The artisans behind Steven Spielberg’s “West Side Story” which was recognized for the artistry behind the film’s production design, costume design, cinematography and sound design broke down the iconic gym dance scene which went viral on the internet.

In conversation with Variety’s senior artisans editor Jazz Tangcay for the Variety Streaming Room presented by 20th Century Studios, was joined by cinematographer Janusz Kaminski, costume designer Paul Tazewell, VFX editor Sean Kachenmeister, production designer Adam Stockhausen and set decorator Rena DeAngelo for the conversation, which covered the magic behind some of the sequences in the film, including the fan-favorite “Dance at the Gym” sequence and Tony and Maria’s “Tonight” duet.

Guillermo Del Toro said the scene was, “Extremely hard to execute. Pure, masterly clockwork precision and a lot more complex than “seamed” shots or steadicam-to-crane “relay” shots. Baffling, virtuoso- but one of so, so many shots that make the camera “dance” with each musical number.”

Kaminski explained, “Steven, [costume designer] Paul and [production designer] Adam Stockhausen and I had a lengthy conversation about how to do this shot. It evolved from being several shots into essentially almost a one-shot that was conveyed by Steven and executed by us. It’s a tough shot to do in every aspect. One of them is the choreography, clearly an amazing part of this, if not the most important part of it.”

The sequence introduces the Jets and Sharks, and as Kaminski explains, the key was there needed to be a storytelling aspect to the way it was shot. “That shot gives a very clear indication to the audience what this particular scene will be about. It’s about two teams competing against each other in terms of which team has the better dancers, better performers, more charming and more enticing.” He continues, “The lighting was essential simply because it is a one shot and the camera goes through the crowd, pans around 360, and the action continues. And the action needs to look spectacular simply because just because we’re doing one shot, it doesn’t mean the lighting or the visuals need to suffer and be compromised.

Kaminski said the shot was different in every aspect to execute particularly for the lighting team, led by Steve Ramsey. Kaminski says, “We had our lights rigged on the dimmer so when the camera was turning around, some sections of the scene would dim out, another section would dim up with the lights. You set the light so it’s in one direction, then when you turn around, you have to either cut or relight or do lights in the dimming board so you can fade the lights in, or fade the lights out, so you can maintain the romance and beauty of the shot.”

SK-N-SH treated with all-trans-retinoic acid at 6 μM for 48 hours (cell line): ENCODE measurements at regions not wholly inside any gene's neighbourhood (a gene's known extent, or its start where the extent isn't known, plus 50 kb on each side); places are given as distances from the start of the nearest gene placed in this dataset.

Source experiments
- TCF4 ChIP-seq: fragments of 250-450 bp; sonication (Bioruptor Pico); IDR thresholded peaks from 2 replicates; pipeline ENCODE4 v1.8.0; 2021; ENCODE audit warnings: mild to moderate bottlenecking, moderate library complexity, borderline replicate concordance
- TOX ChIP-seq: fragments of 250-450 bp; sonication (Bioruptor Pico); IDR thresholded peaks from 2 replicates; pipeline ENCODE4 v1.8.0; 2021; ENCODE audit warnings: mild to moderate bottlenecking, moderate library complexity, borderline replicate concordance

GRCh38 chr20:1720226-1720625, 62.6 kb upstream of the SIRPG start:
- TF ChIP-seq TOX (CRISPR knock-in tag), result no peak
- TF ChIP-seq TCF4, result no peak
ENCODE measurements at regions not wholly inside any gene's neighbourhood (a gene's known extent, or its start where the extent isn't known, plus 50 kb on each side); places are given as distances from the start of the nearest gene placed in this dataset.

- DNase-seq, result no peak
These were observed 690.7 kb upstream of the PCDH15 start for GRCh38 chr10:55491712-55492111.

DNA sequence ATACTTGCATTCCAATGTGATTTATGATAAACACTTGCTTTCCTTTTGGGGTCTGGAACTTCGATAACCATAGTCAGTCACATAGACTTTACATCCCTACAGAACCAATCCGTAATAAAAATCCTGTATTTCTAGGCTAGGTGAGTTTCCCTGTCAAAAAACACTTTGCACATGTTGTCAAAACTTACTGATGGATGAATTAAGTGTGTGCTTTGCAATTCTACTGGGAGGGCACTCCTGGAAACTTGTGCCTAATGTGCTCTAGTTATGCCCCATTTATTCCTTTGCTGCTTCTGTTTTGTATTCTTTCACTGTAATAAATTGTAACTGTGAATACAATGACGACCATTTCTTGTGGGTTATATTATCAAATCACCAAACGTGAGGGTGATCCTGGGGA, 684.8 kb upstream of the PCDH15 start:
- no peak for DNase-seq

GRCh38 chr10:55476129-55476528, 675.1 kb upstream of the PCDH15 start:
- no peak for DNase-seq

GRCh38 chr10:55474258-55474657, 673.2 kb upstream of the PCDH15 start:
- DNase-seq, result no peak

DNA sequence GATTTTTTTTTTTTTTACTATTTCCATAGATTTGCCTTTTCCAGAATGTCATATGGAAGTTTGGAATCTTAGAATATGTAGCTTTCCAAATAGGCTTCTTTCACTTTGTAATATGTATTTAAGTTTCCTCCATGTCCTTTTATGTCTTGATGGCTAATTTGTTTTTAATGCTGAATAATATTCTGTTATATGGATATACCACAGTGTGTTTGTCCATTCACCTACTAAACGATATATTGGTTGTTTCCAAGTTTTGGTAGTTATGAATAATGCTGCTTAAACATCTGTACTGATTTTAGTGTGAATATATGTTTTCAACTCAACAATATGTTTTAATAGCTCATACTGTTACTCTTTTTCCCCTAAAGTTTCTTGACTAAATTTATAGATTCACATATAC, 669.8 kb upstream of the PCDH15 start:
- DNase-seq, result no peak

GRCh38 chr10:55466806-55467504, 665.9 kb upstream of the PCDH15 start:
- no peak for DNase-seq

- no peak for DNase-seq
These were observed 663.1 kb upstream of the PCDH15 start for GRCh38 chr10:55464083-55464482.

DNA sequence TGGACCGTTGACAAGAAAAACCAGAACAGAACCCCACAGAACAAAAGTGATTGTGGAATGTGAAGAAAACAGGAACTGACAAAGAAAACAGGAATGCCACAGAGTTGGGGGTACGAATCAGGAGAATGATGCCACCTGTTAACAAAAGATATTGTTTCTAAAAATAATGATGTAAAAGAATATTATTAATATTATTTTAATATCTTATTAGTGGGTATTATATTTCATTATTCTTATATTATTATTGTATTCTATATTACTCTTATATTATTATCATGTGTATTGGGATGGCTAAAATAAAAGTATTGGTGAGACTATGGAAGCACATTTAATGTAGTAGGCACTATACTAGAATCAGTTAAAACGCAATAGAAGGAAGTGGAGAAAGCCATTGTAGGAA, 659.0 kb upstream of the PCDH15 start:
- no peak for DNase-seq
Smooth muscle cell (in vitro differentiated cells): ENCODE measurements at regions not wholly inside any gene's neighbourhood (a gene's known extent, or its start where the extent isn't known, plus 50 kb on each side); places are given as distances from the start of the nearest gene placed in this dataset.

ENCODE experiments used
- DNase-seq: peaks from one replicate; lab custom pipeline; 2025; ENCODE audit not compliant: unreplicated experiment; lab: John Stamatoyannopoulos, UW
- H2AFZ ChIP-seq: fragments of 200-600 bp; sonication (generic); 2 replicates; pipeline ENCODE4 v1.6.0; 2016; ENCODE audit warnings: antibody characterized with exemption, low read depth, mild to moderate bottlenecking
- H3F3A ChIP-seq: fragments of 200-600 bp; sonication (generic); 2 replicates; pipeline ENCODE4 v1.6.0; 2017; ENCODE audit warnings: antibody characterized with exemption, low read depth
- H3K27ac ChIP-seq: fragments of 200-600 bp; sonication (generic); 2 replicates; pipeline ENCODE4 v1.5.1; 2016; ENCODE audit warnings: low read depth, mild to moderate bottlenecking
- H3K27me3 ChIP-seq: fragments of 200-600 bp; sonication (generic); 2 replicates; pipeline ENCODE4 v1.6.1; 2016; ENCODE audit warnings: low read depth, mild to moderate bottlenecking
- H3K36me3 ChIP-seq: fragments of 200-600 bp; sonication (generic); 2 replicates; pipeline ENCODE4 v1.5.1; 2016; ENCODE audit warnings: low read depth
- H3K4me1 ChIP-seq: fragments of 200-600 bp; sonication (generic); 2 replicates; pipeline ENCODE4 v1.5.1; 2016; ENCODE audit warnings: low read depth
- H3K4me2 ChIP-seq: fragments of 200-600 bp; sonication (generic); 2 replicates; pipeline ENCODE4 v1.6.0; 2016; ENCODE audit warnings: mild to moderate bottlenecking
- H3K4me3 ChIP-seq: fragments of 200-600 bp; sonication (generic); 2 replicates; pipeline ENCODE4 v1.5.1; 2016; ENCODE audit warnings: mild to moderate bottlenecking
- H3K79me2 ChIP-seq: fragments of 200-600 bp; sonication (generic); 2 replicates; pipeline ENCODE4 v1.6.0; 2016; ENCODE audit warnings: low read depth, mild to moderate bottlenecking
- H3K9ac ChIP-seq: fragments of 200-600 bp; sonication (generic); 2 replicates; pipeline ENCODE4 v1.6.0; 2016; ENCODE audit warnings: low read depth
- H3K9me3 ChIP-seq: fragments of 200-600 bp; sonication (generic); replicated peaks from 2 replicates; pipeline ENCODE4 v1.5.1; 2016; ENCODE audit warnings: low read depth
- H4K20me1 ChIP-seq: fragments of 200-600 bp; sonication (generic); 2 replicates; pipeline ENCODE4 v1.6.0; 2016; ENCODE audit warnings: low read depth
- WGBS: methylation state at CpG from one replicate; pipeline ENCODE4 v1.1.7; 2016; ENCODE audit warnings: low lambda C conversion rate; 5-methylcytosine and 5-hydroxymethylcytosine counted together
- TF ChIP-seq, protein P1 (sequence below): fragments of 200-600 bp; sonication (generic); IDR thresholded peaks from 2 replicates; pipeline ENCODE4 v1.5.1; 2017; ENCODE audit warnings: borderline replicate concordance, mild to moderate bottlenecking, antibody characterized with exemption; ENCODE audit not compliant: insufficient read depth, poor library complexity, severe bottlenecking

Tazewell further complimented the sequence with his costumes for which he is Oscar-nominated. He explains it was the first clear view of what he was after in terms of setting up the two gangs that have this dance face-off. “The Jets being in largely cool tones and then the Sharks being in warm tones. The cool tones were reflective of the city of.  For me, it was the steel, the concrete, the streets of New York City as it was in the 1950s. And then, for the Sharks being more reflective of where they’ve come from of Puerto Rico, of the island, having a tropical feel, many of the dresses of the sharks, I reserved all of the floral pattern for that group for the Puerto Rican community. So I was establishing rules for the clothes that you then see.”

Sound effects recordist Andy Aaron added, “The intention was to blast open those doors and go right into the full orchestra.” Aaron explained the dance footsteps were actually recorded on set. He said, “Todd was able to pick up the sound of the dance without the music intruding so that we could use it rather than just relying on additional sound.” That luxury afforded him to have the original footsteps and movement tracks, and since the dialogue wasn’t a sung piece, his only question was getting all the dialogue clarity through.